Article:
In this season of reflection and predictions, the online video industry continues to be a trending topic. Among the top digital media stories in recent weeks have been news of multiple mergers between leading video ad networks -- and speculation of additional tie-ups to come. Part of the driving force here, of course, is the simple fact that YouTube already reigns as the top video ad network and in 2011 will expand its ad products, targeting capabilities and ad exchange, forcing continuing consolidation among the other video ad networks.
YouTube delivers more reach than any of the ad networks, offers the same quality of video content, and is investing the resources to develop tools to support advertisers looking for mass audiences and commodity content. Ad networks will have no alternative than to consolidate to compete with YouTube.
But consolidation among video ad networks is only the first step; the next phase will center on the increasing importance of content verticalization. In 2011, expect to see consolidation among video content companies, especially among destination sites that attract meaningful audiences by focusing on a specific content category. The focus on building out vertical content offerings in online video will mirror what we've seen in the cable TV industry over the past several years.
The consolidation will happen in two ways: 1) the aggregation of properties within a content category; and 2) the aggregation of properties across content categories. Viacom is a model for both forms of aggregation: Within the music vertical, Viacom has aggregated multiple properties including MTV, VH1 and CMT. Beyond the music vertical, Viacom has expanded its audience and influence by growing across content categories: Comedy Central, Nickelodeon, Spike TV, TV Land and more.
A similar evolution is taking hold as the online video industry continues its rapid growth. In the same way that cable properties outmaneuvered the broadcast TV networks, online video properties are poised to take on YouTube and Hulu. YouTube and Hulu are known for their programming-for-the-masses approaches: serving all audiences and all types of content without a focus on any one of them in particular. The up-and-coming online video properties are focused on content or audience verticals and will deliver more value by being more nimble companies that super-serve particular audiences through a dedicated focus on one particular content category.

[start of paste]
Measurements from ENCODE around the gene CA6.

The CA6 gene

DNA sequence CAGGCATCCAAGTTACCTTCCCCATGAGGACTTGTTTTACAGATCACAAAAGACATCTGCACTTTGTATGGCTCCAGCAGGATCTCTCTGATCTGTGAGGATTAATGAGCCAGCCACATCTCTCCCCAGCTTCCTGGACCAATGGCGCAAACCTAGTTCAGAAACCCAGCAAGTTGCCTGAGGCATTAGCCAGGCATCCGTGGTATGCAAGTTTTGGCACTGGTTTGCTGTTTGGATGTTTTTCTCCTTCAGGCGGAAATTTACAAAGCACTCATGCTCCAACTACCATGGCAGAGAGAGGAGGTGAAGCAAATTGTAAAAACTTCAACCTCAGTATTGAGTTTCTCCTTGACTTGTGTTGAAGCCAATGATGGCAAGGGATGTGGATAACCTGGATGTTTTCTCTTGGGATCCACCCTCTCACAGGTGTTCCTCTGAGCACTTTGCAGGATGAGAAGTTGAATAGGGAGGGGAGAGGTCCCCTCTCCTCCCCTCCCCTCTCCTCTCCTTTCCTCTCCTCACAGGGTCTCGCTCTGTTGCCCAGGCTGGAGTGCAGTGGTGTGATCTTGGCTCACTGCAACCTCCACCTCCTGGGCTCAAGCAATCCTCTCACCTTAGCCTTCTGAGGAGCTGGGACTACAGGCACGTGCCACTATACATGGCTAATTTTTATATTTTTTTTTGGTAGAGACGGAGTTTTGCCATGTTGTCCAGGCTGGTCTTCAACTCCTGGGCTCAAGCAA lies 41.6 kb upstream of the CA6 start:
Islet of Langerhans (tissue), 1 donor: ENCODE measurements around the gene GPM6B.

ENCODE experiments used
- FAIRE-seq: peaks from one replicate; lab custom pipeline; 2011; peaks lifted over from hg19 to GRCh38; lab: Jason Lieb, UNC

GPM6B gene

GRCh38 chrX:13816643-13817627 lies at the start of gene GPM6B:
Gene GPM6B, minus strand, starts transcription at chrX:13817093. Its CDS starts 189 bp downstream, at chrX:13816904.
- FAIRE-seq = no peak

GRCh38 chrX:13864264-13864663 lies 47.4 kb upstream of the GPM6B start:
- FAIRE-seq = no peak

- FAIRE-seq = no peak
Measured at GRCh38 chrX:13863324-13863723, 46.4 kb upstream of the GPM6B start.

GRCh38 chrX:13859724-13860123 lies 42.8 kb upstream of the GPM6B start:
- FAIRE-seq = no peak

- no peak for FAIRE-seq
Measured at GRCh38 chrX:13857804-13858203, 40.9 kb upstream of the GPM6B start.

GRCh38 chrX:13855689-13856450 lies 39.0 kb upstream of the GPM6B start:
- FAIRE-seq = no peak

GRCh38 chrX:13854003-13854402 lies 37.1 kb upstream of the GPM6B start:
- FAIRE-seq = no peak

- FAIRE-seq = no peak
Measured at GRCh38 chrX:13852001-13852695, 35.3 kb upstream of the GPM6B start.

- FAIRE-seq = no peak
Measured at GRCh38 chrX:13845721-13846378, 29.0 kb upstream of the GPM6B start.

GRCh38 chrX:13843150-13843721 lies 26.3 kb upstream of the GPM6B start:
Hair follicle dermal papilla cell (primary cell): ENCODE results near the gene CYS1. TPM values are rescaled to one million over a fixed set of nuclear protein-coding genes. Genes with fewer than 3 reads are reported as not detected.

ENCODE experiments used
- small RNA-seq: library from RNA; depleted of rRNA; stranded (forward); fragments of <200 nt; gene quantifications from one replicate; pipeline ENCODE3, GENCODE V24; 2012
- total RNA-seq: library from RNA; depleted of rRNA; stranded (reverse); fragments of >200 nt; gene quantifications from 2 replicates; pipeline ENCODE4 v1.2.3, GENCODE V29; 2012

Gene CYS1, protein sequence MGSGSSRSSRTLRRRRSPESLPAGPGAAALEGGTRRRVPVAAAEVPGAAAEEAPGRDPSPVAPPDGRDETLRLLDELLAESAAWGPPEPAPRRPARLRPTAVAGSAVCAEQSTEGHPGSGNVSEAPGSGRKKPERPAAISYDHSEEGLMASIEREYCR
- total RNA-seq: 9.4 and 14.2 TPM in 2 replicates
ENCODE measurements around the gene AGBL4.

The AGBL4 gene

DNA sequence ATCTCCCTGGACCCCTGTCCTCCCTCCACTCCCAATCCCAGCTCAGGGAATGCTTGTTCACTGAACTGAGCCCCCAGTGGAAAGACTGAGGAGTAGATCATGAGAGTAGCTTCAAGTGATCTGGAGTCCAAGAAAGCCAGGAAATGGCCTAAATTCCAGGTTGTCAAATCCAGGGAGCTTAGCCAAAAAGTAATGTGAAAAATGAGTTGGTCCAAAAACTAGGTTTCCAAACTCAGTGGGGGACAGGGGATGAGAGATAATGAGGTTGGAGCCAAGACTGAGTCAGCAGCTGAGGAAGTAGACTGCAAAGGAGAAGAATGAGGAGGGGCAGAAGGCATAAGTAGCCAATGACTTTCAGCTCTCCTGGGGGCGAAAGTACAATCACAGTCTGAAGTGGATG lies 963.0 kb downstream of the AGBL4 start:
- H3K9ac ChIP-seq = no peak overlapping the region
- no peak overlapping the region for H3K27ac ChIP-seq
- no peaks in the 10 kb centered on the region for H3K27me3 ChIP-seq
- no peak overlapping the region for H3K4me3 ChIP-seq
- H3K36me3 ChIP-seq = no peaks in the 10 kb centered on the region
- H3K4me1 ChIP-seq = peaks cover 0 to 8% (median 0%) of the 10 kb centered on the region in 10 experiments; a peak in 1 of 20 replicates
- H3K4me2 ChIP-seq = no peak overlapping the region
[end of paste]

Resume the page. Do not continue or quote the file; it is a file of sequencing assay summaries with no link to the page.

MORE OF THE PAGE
Consumers demand quality and authenticity in entertainment content. And cable networks -- or online video sites -- that focus on a particular type of content simply do it better. This focus results in an engaged audience, which in turn helps those more focused properties deliver more value to marketers seeking to leverage meaningful relationships with consumers and closer association with differentiated premium content. Scaling this audience and revenue by teaming up with other top properties focused on the same content category is the natural next step, followed by expanding into complementary content categories that grow the existing audience even more and bring in new demographic groups - and new advertisers.
We're already seeing early signs of success among online video sites that are taking a more cable-like approach to defining new entertainment experiences for consumers and marketing opportunities for brand advertisers. And this trend will be one of the top digital media stories of 2011 -- with headlines of consolidation among video content companies at the forefront.